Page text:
Raindrop Messenger Archive

Official Newsletter of C.A.R.E.
The Center for Aromatherapy Research and Education

Volume 2, Number 2

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1. The British vs the French: Two Schools at Odds

IMPORTANT NOTE: The information in this newsletter is not meant
to diagnose, prescribe, or substitute for professional medical
assistance. It is provided as information only for your better
understanding of holistic health. In case of medical need, please
consult an appropriate licensed professional.


1. British vs the French: Two Schools at Odds
by David Stewart, Ph.D., R.A.

If you are not deeply involved with American aromatherapy or
have been involved only a short time, you may not be aware
that there are two competing schools. There is the British School
and the French School.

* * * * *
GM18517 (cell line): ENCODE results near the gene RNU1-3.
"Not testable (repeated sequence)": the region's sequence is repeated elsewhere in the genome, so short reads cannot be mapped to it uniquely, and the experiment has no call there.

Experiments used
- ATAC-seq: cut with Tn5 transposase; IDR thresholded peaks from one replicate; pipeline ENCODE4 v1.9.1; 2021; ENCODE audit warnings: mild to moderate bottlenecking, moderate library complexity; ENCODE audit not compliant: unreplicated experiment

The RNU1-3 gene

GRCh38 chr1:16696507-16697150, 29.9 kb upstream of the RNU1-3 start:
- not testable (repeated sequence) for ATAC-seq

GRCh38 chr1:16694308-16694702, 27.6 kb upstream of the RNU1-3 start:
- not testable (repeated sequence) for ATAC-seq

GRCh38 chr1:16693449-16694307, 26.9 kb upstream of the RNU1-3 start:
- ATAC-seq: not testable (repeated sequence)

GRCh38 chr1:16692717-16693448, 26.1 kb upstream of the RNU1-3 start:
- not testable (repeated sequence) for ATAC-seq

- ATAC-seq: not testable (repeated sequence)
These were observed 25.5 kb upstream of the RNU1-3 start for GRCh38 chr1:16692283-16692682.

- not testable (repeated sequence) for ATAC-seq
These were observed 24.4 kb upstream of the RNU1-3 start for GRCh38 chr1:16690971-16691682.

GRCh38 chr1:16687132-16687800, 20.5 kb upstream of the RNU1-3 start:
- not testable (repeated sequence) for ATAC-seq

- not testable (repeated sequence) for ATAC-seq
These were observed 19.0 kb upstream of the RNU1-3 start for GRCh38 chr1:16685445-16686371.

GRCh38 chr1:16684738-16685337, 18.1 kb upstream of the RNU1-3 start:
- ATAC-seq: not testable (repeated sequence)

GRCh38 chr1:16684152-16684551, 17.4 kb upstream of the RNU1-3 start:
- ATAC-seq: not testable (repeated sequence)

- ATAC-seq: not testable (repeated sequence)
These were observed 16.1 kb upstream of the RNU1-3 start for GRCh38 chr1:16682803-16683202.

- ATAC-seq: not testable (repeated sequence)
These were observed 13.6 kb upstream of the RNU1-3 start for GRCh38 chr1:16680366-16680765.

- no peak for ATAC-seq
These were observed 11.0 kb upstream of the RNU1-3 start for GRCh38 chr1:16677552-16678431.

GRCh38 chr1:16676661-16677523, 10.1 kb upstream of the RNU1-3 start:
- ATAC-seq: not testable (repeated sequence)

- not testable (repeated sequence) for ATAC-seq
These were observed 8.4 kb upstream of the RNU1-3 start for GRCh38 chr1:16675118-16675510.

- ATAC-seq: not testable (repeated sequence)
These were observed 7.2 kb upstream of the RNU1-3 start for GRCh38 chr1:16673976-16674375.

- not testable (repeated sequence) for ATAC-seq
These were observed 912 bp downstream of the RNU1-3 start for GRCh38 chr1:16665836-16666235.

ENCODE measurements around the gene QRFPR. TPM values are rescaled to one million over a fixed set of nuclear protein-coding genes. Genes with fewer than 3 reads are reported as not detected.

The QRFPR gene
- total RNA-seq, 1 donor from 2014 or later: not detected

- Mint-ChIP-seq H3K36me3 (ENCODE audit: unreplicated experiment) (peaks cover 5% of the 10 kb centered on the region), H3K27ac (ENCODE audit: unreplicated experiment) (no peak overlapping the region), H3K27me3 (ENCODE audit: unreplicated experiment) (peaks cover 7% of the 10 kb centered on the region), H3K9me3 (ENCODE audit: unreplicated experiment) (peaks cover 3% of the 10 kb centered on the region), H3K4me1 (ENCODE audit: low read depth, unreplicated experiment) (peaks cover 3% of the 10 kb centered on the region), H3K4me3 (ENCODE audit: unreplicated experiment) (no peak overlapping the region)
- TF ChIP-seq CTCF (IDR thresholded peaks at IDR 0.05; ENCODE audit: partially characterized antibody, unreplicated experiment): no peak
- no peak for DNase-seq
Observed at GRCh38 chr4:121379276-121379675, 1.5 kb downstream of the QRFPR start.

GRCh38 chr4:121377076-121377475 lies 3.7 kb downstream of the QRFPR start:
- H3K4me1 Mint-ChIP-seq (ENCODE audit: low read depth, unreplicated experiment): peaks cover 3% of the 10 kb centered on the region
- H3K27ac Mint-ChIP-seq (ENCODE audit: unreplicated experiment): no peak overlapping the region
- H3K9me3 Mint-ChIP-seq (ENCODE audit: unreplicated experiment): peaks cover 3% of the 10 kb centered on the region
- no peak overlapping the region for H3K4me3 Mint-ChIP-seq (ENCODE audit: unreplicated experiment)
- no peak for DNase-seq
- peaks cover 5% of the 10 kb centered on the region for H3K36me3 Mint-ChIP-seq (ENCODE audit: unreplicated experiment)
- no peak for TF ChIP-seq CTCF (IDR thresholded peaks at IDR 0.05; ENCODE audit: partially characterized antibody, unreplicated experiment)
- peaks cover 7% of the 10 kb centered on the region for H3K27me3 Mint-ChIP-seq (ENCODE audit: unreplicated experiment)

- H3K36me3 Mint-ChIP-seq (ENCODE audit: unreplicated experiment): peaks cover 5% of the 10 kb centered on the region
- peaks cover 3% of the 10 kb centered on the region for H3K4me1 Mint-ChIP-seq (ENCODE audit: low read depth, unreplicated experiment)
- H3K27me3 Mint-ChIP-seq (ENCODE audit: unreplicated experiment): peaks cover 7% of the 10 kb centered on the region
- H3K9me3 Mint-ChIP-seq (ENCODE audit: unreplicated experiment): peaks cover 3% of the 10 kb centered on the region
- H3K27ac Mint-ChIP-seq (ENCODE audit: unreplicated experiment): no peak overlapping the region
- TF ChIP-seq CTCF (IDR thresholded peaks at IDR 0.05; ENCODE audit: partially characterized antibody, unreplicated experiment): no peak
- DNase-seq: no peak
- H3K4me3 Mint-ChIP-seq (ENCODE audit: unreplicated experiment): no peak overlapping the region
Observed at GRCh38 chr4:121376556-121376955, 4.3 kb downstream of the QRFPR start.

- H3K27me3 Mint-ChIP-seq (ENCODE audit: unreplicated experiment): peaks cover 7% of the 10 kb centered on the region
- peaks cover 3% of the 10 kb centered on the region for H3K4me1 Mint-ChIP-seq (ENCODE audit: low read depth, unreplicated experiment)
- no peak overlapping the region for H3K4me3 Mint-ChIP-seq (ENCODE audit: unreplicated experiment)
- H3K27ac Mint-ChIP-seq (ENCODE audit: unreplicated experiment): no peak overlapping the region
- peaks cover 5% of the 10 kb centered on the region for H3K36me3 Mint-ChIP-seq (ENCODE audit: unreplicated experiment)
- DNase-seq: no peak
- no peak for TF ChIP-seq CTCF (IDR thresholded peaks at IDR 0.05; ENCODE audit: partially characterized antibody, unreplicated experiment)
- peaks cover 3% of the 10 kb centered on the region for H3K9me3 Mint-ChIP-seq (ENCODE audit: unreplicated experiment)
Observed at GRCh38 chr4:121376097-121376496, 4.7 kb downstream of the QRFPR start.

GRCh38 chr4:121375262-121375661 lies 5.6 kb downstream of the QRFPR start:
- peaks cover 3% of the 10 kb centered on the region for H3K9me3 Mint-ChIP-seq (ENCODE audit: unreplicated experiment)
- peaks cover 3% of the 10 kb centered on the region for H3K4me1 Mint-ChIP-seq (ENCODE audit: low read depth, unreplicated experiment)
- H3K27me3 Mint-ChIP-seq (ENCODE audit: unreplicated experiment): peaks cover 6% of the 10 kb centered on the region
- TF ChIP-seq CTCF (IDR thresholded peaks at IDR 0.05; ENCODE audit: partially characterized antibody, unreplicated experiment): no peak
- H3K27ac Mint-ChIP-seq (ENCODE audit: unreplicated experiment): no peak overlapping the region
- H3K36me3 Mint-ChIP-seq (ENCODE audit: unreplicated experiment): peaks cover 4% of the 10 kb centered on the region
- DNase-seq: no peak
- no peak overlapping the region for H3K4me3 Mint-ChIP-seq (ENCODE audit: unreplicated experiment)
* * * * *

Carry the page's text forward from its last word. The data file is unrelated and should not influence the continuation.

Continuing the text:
The British School

The British School of Aromatherapy emphasizes massage
with essential oils diluted in carrier oils in 2-5% concentrations
and discourages the use of essential oils neat (undiluted) on
the skin or taken orally. The British school was developed by
aromatherapists from the fragrance industry whose interest
was in relaxation, massage, and emotional aspects. The
British are more interested in “aroma” than they are in
“therapy.” The British rely on scientific research on animals
using oils that are often perfume or food grade and usually
applying only certain compounds isolated from essential oils
rather than the whole oil. This has led to a host of invalid
applications of scientific data to human use of oils. The British
School states many cautions and contraindications for oils
taken neat or orally and forbids the use of many essential oils
entirely. These warnings are probably valid when non-
therapeutic grade oils are applied. The British school
emphasizes that essential oils have their hazards and is
best practiced by trained, certified professionals. Most
formally trained aromatherapists in the U.S. are of the British
school, relying on British sources or sources influenced by
that philosophy. The National Association of Holistic